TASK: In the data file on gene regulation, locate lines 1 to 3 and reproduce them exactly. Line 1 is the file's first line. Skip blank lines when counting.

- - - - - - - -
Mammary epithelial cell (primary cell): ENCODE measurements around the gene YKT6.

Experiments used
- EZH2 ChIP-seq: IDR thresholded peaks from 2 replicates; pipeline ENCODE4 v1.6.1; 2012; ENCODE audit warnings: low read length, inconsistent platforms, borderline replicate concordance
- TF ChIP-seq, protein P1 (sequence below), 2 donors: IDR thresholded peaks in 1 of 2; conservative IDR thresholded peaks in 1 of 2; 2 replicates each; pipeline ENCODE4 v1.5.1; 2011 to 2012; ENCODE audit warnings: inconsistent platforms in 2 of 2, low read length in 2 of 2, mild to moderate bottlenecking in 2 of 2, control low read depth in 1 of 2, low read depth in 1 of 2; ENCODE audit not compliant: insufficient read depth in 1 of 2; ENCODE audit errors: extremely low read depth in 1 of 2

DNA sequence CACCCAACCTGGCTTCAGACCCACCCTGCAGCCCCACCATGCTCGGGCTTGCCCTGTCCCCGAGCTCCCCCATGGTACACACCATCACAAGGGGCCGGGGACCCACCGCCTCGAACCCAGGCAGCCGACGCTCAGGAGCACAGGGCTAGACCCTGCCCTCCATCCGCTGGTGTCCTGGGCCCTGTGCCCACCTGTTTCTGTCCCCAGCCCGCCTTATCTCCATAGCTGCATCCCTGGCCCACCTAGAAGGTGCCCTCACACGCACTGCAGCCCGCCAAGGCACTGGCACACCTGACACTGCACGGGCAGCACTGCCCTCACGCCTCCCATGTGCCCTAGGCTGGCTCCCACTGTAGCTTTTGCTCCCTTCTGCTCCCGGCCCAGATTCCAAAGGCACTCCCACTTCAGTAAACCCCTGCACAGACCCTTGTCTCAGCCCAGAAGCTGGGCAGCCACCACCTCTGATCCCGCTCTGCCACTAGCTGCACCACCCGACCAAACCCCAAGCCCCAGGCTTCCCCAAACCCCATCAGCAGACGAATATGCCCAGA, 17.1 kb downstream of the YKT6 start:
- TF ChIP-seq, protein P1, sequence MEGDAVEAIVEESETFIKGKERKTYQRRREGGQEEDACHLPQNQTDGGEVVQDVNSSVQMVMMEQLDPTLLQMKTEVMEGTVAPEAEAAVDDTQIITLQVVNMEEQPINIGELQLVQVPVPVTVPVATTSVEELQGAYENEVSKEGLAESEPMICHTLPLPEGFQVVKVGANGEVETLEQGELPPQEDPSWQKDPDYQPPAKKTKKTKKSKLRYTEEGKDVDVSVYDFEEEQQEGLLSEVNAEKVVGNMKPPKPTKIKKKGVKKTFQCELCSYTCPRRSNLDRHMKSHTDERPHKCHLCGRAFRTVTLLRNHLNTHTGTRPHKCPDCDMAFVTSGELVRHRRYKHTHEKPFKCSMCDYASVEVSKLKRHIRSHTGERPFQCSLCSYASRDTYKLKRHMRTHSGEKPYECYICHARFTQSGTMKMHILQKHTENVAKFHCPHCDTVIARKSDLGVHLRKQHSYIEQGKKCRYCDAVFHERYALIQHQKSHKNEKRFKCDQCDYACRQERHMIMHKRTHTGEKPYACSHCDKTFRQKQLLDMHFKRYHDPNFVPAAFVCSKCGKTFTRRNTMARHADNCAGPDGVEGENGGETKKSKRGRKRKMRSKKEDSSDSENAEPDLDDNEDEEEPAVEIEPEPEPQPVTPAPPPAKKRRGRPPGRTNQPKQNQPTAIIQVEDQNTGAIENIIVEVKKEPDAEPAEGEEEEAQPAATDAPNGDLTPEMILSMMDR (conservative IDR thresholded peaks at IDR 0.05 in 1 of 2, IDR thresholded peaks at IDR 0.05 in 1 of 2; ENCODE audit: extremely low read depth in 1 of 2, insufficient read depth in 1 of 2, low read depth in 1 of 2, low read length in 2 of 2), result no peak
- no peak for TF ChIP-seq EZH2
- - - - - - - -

Mammary epithelial cell (primary cell): ENCODE measurements around the gene YKT6.

Experiments used
- EZH2 ChIP-seq: IDR thresholded peaks from 2 replicates; pipeline ENCODE4 v1.6.1; 2012; ENCODE audit warnings: low read length, inconsistent platforms, borderline replicate concordance